GOP Wins Louisiana US Senate Seat

BATON ROUGE, Louisiana — Republicans increased their new majority in the Senate to 54 seats as the final election of the nation’s 2014 midterms ended with a defeat for Democratic Sen. Mary Landrieu.

Republican Bill Cassidy’s win in Louisiana’s runoff Dec. 6 also costs Democrats their last Senate seat in the Deep South.

Landrieu fought to make the election a referendum on her own performance rather than on President Barack Obama. But she was unable to win a fourth term against the wave of Republican gains across Southern states and the strong unpopularity of the president.

Republicans have picked up nine Senate seats in the midterm elections for the 100-member chamber in January.

Cassidy portrayed his candidacy as a way for voters to cast another ballot against Obama’s policies. That mirrored the winning campaign argument of Republicans who ousted Democratic incumbent senators in Arkansas and North Carolina.

Landrieu, 59, whose family has been a New Orleans political dynasty, was criticized for her votes for Obama’s signature health care overhaul and other policies supported by the president. Cassidy repeatedly said the Democratic incumbent voted with Obama “97 percent of the time.”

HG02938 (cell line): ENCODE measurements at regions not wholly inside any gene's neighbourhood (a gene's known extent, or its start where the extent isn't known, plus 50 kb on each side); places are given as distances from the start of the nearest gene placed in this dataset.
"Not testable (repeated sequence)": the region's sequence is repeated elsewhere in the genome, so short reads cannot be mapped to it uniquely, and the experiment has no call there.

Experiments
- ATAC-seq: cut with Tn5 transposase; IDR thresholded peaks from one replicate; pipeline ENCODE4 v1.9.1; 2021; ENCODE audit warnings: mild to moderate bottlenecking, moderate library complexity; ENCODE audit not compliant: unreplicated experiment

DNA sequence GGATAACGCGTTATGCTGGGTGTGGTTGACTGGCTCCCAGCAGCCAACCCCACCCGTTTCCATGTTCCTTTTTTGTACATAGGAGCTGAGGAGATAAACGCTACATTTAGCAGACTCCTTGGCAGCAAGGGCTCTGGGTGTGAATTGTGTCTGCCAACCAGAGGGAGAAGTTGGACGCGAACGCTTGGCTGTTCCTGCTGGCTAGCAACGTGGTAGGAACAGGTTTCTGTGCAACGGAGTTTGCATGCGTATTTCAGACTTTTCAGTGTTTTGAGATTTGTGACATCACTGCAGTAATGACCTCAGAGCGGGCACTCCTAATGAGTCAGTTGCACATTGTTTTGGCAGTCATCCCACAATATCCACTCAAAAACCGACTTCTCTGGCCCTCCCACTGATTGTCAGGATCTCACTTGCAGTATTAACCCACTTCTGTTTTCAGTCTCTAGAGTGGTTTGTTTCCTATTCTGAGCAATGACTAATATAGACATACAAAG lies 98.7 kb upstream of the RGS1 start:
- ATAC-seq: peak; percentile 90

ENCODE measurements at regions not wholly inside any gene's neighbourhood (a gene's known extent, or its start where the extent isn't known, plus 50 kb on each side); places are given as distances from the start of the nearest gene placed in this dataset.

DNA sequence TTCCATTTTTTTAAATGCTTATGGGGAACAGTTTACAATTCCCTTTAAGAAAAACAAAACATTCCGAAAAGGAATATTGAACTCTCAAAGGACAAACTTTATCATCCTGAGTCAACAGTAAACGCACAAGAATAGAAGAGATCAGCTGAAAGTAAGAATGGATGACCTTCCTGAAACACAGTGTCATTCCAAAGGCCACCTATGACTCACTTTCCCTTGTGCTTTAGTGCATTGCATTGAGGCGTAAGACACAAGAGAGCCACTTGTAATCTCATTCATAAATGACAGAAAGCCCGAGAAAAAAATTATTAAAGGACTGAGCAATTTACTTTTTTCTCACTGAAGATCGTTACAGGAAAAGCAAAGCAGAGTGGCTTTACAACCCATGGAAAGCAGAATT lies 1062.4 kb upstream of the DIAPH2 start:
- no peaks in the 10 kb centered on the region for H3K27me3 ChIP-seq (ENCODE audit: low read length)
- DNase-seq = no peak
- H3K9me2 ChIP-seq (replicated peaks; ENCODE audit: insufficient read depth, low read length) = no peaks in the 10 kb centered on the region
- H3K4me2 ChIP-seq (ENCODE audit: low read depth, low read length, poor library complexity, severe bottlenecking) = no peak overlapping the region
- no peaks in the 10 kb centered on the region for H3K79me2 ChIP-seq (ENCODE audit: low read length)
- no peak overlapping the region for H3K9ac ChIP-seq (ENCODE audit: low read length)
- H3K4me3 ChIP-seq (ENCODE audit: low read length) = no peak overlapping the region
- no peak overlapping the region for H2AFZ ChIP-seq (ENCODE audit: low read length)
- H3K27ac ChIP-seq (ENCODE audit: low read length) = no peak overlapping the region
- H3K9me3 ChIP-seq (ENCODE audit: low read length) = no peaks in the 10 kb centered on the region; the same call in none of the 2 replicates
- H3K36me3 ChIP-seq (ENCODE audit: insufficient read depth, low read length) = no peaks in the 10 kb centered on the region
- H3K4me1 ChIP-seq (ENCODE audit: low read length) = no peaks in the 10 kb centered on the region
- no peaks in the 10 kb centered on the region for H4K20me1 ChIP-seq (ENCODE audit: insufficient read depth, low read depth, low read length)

Cassidy, 57, a doctor, spent little time on the campaign trail in the runoff, as his campaign sought to keep him from making any missteps, while Landrieu crisscrossed the state in appearances as she tried to hang onto her job.

But Landrieu’s campaign was undermined by national Democrats’ near total abandonment of the Senator. Of every dollar spent by outside groups since Louisiana’s Senate race headed into its final month, 97 cents were paid to help Cassidy. Landrieu was largely left to fend for herself.

Her party’s lackluster performance nationally on Nov. 4 undermined the central theme of Landrieu’s campaign, that her clout was invaluable to Louisiana. With Republicans gaining control of the Senate in the new year, Landrieu will lose her Energy Committee chairmanship.

A last-ditch attempt to show that she could break through Congressional gridlock and pass the long-delayed Keystone XL pipeline from Canada to the Gulf Coast fell one vote short of the support she needed from her own party to pass.



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